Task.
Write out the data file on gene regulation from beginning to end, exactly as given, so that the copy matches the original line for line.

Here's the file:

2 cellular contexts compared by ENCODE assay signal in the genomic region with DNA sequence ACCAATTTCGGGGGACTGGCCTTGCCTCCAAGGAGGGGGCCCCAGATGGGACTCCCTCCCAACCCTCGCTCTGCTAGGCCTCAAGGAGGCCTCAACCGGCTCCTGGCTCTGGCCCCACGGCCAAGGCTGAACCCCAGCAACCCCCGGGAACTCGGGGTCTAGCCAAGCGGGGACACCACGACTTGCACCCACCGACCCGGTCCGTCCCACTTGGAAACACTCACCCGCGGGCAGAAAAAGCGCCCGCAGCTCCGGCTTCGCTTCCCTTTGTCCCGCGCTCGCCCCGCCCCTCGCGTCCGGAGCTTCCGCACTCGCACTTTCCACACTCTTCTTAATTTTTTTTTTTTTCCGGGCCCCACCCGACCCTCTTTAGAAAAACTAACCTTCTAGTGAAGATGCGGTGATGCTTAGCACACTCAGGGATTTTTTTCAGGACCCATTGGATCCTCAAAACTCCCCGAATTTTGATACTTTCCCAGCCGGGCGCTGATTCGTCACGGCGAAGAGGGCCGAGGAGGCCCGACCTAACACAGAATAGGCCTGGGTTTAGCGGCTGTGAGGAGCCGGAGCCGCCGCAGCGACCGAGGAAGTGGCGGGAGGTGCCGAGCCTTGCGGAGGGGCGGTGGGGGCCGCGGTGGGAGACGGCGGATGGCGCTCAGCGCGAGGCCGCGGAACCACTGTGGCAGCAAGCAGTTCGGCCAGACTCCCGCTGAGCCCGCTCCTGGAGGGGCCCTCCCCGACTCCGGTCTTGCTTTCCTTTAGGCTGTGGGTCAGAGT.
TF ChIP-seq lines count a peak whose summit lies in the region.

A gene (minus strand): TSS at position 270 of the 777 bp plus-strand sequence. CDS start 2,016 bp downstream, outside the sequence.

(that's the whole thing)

2 cellular contexts compared by ENCODE assay signal in the genomic region with DNA sequence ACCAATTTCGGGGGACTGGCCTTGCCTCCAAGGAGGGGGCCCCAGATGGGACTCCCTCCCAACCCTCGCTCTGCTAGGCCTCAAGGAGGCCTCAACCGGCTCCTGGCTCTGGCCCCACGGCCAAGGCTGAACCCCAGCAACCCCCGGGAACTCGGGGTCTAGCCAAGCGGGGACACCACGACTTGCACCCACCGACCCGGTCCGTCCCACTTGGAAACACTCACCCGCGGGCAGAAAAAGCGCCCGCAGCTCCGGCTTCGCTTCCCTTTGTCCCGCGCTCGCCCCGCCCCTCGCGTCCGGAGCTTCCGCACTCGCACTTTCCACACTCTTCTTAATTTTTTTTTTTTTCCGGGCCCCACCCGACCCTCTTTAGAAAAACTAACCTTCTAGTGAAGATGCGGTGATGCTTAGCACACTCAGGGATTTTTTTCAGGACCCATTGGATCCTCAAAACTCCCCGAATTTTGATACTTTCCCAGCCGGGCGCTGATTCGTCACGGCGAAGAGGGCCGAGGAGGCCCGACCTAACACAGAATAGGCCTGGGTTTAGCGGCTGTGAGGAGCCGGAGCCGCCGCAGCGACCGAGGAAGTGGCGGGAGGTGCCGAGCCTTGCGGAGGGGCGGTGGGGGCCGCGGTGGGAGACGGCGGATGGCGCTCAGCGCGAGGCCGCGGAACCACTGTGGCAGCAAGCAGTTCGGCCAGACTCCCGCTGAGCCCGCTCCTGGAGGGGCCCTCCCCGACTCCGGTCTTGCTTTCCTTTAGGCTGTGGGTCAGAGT.
TF ChIP-seq lines count a peak whose summit lies in the region.

A gene (minus strand): TSS at position 270 of the 777 bp plus-strand sequence. CDS start 2,016 bp downstream, outside the sequence.